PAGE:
It is good to draw the reader’s attention to two epistles by the dead Cardinal Newman on the subject of Antichrist. The one is entitled “The Thought, Antichrist in Church Clergies”; it considers his time, religion, city, and harassment. It formed the eighty-third number of the “Tracts for the Times”, and has been republished in the volume entitled “Discussions and Arguments on Various Subjects” (London, New York, and Bombay 1899). The other dissertation is contained among the Cardinal’s “Essays Critical and Historical” (Vol. II; London, New York, and Bombay, 1897), and bears the title “The Protestant Idea of Antichrist.”
In order to understand the significance of the Cardinal’s essays on the question of the Antichrist, it must be kept in mind that a variety of opinions sprang up in course of time concerning the nature of this opponent of Christianity.
1. Koppe, Nitzsch, Storr, and Pelt contended that the Antichrist is an evil principle, not embodied either in a person or a polity; this opinion is in opposition to both St. Paul and St. John. Both Apostles describe the adversary as being distinctly concrete in form.
2. A second view admits that the Antichrist is a person, but it maintains that he is a person of the past; Nero, Diocletian, Julian, Caligula, Titus, Simon Magus, Simon the son of Giora, the High Priest Ananias, Vitellius, the Jews, the Pharisees, and the Jewish realots have been variously identified with the Antichrist. But there is little traditional authority for this opinion; besides, it does not appear to satisfy fully the prophetic predictions, and, in the case of some of its adherents, it is based on the supposition that the inspired writers could not transcend the limits of their experiences.
3. A third opinion admitted that the Antichrist must indeed appear in a concrete form, but it identified this concrete form with the system of the Papacy. Luther, Calvin, Zwingli, Melanchthon, Bucer, Beza, Calixtus, Bengel, Michaelis, and almost all the Protestant writers of the Continent are cited as upholding this view; the same may be said of the English theologians Cranmer, Latimer, Ridley, Hooper, Hutchinson, Tyndale, Sandys, Philpot, Jewell, Rogers, Fulke, Bradford, King James, and Andrewes. Bramhall introduced qualifications into the theory, and after this its ascendancy began to wane among English writers. Nor must it be supposed that the Papal-Antichrist theory was upheld by all Protestants in the same form; the False Prophet or second Apocalyptic Beast is identified with Antichrist and the Papacy by Aretius, Foxe, Napier Mede, Jurieu, Cunninghame, Faber, Woodhouse, and Habershon; the first Apocalyptic Beast holds this position in the opinion of Marlorat, King James, Daubuz, and Galloway; both Beasts are thus identified by Brightman, Pareus, Vitringa, Gill, Bachmair, Fraser, Croly, Fysh, and Elliott.
After this general survey of the Protestant views concerning the Antichrist, we shall be able to appreciate some of Cardinal Newman’s critical remarks on the question.
1. If any part of the Church be proved to be antichristian, all of the Church is so, the Protestant branch inclusive.
2. The Papal-Antichrist theory was gradually developed by three historical bodies: the Albigenses, the Waldenses, and the Fraticelli, between the eleventh and the sixteenth centuries: are these the expositors from whom the Church of Christ is to receive the true interpretation of the prophecies?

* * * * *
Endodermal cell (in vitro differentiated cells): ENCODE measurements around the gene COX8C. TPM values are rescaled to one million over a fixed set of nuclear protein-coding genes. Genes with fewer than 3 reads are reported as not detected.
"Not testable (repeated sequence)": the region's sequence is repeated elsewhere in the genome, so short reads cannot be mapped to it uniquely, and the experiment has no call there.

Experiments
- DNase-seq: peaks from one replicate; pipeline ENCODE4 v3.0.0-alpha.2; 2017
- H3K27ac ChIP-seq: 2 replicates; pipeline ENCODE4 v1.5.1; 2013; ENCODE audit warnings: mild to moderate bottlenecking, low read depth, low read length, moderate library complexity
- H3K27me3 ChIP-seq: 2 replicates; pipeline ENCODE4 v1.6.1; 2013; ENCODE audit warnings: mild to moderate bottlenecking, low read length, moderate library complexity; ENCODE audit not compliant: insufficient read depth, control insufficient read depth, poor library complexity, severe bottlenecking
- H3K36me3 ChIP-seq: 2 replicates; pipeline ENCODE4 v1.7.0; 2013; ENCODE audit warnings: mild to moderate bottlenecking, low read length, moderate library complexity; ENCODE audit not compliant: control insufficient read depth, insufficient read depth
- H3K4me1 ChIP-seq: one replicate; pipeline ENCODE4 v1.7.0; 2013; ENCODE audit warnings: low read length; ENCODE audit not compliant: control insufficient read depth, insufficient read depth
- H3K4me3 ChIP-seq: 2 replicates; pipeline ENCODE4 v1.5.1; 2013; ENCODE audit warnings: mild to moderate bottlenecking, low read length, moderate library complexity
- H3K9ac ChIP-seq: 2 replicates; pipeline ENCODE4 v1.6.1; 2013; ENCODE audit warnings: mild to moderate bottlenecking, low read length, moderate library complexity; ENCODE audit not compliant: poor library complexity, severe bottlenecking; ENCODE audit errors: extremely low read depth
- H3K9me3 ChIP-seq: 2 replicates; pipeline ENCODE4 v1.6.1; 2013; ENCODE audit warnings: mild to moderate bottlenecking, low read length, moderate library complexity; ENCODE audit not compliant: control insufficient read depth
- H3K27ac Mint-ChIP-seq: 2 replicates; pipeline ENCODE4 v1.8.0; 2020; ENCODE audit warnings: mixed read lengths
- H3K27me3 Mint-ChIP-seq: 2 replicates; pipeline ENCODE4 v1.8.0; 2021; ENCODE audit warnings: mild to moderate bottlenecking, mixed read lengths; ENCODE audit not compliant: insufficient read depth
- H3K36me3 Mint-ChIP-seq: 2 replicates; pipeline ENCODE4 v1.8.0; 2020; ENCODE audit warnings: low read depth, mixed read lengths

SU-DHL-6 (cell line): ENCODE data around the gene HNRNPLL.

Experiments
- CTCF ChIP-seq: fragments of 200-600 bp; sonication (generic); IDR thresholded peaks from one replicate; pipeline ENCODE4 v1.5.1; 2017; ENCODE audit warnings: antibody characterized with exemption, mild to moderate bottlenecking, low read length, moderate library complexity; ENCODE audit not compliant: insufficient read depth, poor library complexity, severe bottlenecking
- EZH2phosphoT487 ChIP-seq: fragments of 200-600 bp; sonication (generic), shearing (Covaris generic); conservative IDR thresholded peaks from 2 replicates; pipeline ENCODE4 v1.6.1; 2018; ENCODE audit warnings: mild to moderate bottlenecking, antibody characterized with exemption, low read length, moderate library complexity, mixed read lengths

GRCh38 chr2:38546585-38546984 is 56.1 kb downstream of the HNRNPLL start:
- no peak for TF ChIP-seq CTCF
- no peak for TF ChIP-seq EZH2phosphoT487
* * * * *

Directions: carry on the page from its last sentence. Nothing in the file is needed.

3. The defenders of the Papal-Antichrist theory have made several signal blunders in their arguments; they cite St. Bernard as identifying the Beast of the Apocalypse with the Pope, though St. Bernard speaks in the passage of the Antipope; they appeal to the Abbot Joachim as believing that Antichrist will be elevated to the Apostolic See, while the Abbot really believes that Antichrist will overthrow the Pope and usurp his See; finally, they appeal to Pope Gregory the Great as asserting that whoever claims to be Universal Bishop is Antichrist, whereas the great Doctor really speaks of the Forerunner of Antichrist who was, in the language of his day, nothing but a token of an impending great evil.
4. Protestants were driven to the Papal-Antichrist theory by the necessity of opposing a popular answer to the popular and cogent arguments advanced by the Church of Rome for her Divine authority.
5. Warburton, Newton, and Hurd, the advocates of the Papal-Antichrist theory, cannot be matched against the saints of the Church of Rome.
6. If the Pope be Antichrist, those who receive and follow him cannot be men like St. Charles Borromeo, or Fénelon, or St. Bernard, or St. Francis of Sales.
7. If the Church must suffer like Christ, and if Christ was called Beelzebub, the true Church must expect a similar reproach; thus, the Papal-Antichrist theory becomes an argument in favor of the Roman Church.
8. The gibe, “If the Pope is not Antichrist, he has bad luck to be so like him”, is really another argument in favour of the claims of the Pope; since Antichrist simulates Christ, and the Pope is an image of Christ, Antichrist must have some similarity to the Pope, if the latter be the true Vicar of Christ.
IRENAEUS, Adveresus Haer., IV, 26; ADSO (PSEUDO-RABANUS MAURUS), De ortu, vitâ et moribus Antichristi, P. L., CI, 1289-98); BELLARMIN, De Rom. Pont., III; NEWMAN, The Patristic Idea of Antichrist, No. 83 of Tracts for the Times, republished in Discussions and Arguments on Various Subjects (London, New York, and Bombay 1897);